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Heather LaMarre 300

Heather LaMarre is an assistant professor in the School of Journalism and Mass Communication.

Social media playing major role in 2010 political campaigns, U of M expert says

August 9, 2010

Many Americans turn to Facebook and Twitter to keep up with their friends and the latest in pop culture. But how and to what degree is social media being used by political campaigns during this year’s election season? A University of Minnesota expert who can comment on campaigns’ use of social media is:

Heather LaMarre, assistant professor, School of Journalism and Mass Communication, College of Liberal Arts

LaMarre, who is currently working on a grant-funded project to study social media’s role in campaign 2010, says that social media is a primary vehicle for campaigns to fundraise and communicate with the base. “Campaigns don't try to use it to persuade independents as much as they use it to get people fired up to give money, volunteer and get out the vote,” LaMarre says.

In the months ahead, LaMarre’s research will be using focus groups to test whether social media is more powerful and efficient than traditional media campaigns. “Right now, no one knows the answer to this, but we do know that campaigns are using social media as a quick, cost-effective way to get ads out and drum up fundraising,” she says.

LaMarre says, in practice, campaigns drop cheap, quick ads onto YouTube and then use Twitter, Facebook, etc. to drive audiences to the ads. If people post them on their own Facebook pages, they “go viral” and can get more play than a 30 second TV ad that they hope voters will happen to watch.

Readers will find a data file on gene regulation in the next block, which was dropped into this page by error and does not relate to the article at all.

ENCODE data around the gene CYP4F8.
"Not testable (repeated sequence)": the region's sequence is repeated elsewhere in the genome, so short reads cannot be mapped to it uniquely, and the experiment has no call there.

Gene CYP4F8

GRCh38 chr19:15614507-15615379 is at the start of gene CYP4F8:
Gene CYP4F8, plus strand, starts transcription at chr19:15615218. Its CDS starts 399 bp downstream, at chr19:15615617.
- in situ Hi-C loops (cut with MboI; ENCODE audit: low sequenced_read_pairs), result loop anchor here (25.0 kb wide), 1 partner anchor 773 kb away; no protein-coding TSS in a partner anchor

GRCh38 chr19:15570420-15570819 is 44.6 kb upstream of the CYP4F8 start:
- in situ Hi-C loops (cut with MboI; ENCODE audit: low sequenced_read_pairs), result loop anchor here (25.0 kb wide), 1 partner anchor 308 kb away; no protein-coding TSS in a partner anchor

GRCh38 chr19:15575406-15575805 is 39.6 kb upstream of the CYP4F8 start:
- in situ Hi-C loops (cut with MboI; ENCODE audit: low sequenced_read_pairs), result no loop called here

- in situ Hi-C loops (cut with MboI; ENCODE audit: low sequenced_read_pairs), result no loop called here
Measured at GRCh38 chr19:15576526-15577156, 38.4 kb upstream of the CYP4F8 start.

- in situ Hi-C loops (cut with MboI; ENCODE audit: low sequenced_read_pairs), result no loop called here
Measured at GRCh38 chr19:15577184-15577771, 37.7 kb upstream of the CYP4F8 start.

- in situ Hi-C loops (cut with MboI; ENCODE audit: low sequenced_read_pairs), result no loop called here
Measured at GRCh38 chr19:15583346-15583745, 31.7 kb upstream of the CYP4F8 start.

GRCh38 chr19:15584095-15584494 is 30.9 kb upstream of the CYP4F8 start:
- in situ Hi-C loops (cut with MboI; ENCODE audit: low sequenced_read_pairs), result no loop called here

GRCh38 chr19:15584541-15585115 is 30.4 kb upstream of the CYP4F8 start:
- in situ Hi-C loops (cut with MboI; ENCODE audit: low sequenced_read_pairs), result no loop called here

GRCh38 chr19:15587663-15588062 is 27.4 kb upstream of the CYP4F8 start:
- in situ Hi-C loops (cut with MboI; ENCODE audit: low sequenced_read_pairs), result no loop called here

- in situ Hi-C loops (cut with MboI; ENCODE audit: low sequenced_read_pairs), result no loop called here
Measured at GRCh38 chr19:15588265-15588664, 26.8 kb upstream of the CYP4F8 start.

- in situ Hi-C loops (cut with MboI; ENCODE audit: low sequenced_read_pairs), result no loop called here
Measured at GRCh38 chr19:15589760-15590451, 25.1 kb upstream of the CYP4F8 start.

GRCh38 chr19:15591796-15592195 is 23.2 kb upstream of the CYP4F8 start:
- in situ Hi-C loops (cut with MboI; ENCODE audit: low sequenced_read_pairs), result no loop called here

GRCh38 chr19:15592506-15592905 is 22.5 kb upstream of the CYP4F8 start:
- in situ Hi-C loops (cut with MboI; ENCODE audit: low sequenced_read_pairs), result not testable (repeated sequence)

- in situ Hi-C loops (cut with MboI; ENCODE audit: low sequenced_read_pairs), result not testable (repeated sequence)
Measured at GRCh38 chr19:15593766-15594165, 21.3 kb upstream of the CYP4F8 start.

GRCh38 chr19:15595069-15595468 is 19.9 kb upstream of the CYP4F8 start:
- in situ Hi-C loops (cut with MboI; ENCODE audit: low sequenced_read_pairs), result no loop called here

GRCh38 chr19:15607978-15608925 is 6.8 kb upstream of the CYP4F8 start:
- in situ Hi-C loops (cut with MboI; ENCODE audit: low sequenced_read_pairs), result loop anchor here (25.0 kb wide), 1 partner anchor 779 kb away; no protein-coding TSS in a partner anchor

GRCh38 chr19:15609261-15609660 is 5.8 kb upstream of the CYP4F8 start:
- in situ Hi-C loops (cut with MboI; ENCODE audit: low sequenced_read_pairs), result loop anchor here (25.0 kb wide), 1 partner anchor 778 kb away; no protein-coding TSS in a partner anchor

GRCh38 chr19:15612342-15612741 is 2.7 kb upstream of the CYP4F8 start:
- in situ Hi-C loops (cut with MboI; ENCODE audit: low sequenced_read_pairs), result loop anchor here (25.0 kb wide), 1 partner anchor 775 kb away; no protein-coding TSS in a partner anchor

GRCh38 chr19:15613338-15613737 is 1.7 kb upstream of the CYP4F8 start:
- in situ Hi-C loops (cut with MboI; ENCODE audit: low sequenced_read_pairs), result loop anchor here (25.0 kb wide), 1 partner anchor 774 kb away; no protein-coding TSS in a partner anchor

LaMarre's research and teaching interests explore the influence of social media and political entertainment on public opinion, attitudes and behaviors. LaMarre’s work has been featured on MSNBC’s Countdown with Keith Olbermann, National Public Radio and The Colbert Report.

To interview LaMarre, contact Jeff Falk, University News Service, or (612) 626-1720; or Jen Keavy, School of Journalism and Mass Communication, or (612) 625-8095.

Expert Alert is a service provided by the University News Service. Delivered regularly, Expert Alert is designed to connect university experts to today's breaking news and current events. For an archive and other useful media services, visit Views expressed by experts do not represent the views of the University of Minnesota.

Tags: College of Liberal Arts

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